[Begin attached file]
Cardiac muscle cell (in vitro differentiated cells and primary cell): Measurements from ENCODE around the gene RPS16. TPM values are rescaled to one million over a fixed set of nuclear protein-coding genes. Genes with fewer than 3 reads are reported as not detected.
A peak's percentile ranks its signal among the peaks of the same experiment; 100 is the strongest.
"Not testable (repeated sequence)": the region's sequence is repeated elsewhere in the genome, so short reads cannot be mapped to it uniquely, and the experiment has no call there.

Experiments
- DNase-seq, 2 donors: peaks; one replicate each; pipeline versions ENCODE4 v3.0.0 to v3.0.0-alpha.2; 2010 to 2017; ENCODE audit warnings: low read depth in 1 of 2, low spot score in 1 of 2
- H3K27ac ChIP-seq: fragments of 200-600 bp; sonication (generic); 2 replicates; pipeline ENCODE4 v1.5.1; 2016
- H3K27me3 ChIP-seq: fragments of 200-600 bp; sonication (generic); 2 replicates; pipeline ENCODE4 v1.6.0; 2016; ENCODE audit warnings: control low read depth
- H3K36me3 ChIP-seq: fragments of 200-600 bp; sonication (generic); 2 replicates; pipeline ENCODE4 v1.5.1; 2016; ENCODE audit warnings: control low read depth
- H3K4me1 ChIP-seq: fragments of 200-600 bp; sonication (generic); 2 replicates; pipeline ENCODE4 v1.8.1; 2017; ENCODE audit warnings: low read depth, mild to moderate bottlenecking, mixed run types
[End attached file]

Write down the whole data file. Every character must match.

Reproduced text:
Cardiac muscle cell (in vitro differentiated cells and primary cell): Measurements from ENCODE around the gene RPS16. TPM values are rescaled to one million over a fixed set of nuclear protein-coding genes. Genes with fewer than 3 reads are reported as not detected.
A peak's percentile ranks its signal among the peaks of the same experiment; 100 is the strongest.
"Not testable (repeated sequence)": the region's sequence is repeated elsewhere in the genome, so short reads cannot be mapped to it uniquely, and the experiment has no call there.

Experiments
- DNase-seq, 2 donors: peaks; one replicate each; pipeline versions ENCODE4 v3.0.0 to v3.0.0-alpha.2; 2010 to 2017; ENCODE audit warnings: low read depth in 1 of 2, low spot score in 1 of 2
- H3K27ac ChIP-seq: fragments of 200-600 bp; sonication (generic); 2 replicates; pipeline ENCODE4 v1.5.1; 2016
- H3K27me3 ChIP-seq: fragments of 200-600 bp; sonication (generic); 2 replicates; pipeline ENCODE4 v1.6.0; 2016; ENCODE audit warnings: control low read depth
- H3K36me3 ChIP-seq: fragments of 200-600 bp; sonication (generic); 2 replicates; pipeline ENCODE4 v1.5.1; 2016; ENCODE audit warnings: control low read depth
- H3K4me1 ChIP-seq: fragments of 200-600 bp; sonication (generic); 2 replicates; pipeline ENCODE4 v1.8.1; 2017; ENCODE audit warnings: low read depth, mild to moderate bottlenecking, mixed run types